For our annual impairment evaluation, we performed a Step 0 Test for the Norwegian, Regent Seven Seas and Oceania Cruises reporting units. As of December 31, 2017, there was $523.0 million, $462.1 million and $403.8 million of goodwill for the Oceania Cruises, Regent Seven Seas and Norwegian reporting units, respectively. As of December 31, 2017, our annual review consisting of the Step 0 Test supports the carrying value of these assets.
Revenue and Expense Recognition
Deposits received from guests for future voyages are recorded as advance ticket sales and are subsequently recognized as passenger ticket revenue on a pro-rata basis over the period of the voyage, concurrent with recognition of onboard and other revenue and with recognition of all associated direct costs of a voyage as cruise operating expenses. Guest cancellation fees are recognized in passenger ticket revenue in the month of the cancellation. Certain of our product offerings are accounted for under the guidance included within multi-element arrangements and result in an allocation of the fair value between passenger ticket revenue and onboard and other revenue.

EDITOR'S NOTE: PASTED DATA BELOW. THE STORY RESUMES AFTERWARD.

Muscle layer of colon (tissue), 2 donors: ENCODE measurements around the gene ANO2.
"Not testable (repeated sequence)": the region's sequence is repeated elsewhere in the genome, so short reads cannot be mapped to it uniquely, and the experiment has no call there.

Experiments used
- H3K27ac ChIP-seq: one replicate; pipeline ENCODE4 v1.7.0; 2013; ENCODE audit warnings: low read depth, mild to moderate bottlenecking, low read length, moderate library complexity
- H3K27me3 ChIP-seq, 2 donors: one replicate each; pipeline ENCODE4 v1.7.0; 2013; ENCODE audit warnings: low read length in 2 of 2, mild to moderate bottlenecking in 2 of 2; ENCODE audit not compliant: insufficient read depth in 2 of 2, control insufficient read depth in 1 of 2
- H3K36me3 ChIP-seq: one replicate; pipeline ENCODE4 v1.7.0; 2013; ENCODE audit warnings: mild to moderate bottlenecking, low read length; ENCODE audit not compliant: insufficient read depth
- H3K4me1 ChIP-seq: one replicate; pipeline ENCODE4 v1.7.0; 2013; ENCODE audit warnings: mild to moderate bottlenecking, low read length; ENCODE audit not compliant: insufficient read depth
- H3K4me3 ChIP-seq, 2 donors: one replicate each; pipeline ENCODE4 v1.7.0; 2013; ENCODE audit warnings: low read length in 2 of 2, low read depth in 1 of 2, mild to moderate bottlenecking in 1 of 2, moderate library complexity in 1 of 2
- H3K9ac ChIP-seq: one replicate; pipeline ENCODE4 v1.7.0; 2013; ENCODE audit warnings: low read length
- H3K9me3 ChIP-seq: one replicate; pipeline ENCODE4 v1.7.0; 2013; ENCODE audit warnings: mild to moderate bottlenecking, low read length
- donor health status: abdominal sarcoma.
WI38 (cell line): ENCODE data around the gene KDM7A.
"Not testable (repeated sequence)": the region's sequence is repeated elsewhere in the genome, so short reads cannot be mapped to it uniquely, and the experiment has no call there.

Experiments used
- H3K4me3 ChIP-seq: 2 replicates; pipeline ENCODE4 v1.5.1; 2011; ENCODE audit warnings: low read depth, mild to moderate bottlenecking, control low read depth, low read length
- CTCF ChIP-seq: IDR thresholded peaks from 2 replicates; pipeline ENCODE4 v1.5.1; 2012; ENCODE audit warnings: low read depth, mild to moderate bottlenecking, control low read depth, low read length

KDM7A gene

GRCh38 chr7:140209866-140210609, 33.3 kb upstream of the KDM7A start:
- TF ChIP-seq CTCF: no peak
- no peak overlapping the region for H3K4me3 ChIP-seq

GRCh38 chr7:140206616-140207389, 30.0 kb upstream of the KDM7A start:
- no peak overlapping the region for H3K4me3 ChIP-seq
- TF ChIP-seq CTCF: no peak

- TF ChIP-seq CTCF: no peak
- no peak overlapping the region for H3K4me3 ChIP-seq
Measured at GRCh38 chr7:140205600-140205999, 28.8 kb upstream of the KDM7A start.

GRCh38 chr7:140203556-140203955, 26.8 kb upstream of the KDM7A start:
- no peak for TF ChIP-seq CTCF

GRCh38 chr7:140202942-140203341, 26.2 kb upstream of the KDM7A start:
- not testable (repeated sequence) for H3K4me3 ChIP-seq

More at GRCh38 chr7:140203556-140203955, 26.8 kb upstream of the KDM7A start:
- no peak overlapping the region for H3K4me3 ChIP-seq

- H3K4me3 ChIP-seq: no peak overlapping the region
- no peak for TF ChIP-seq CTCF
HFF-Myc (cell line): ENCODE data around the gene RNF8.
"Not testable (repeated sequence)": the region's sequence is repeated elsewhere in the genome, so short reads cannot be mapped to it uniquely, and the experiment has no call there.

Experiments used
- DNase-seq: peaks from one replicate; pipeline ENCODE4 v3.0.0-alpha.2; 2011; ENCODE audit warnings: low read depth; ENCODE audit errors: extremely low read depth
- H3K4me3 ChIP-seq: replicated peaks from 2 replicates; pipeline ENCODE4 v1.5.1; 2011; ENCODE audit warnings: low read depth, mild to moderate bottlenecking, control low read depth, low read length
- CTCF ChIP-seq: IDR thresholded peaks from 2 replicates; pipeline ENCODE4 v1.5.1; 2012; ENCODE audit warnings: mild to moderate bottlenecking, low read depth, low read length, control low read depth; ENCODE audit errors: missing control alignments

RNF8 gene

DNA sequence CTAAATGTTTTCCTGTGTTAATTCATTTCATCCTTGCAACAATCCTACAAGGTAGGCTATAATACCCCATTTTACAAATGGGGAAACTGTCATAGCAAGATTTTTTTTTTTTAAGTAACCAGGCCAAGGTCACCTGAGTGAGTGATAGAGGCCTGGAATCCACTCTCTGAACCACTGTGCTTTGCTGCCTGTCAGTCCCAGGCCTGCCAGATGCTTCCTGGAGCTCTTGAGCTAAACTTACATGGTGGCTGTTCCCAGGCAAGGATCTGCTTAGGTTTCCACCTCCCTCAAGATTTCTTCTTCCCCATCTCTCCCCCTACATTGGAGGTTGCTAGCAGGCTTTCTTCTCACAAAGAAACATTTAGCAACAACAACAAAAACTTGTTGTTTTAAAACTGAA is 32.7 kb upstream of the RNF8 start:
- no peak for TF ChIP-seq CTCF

Revenue and expenses include port fees and taxes. The amounts included on a gross basis are $327.4 million, $286.6 million and $243.8 million for the years ended December 31, 2017, 2016 and 2015, respectively.
Debt Issuance Costs
Debt issuance costs related to a recognized debt liability are presented in the consolidated balance sheets as a direct deduction from the carrying amount of that debt liability, consistent with debt discounts. For line of credit arrangements and for those debt facilities not fully drawn we defer and present debt issuance costs as an asset. These deferred issuance costs are amortized over the life of the loan agreement. The amortization of deferred financing fees is included in depreciation and amortization expense in the consolidated statements of cash flows; however, for purposes of the consolidated statements of operations it is included in interest expense, net.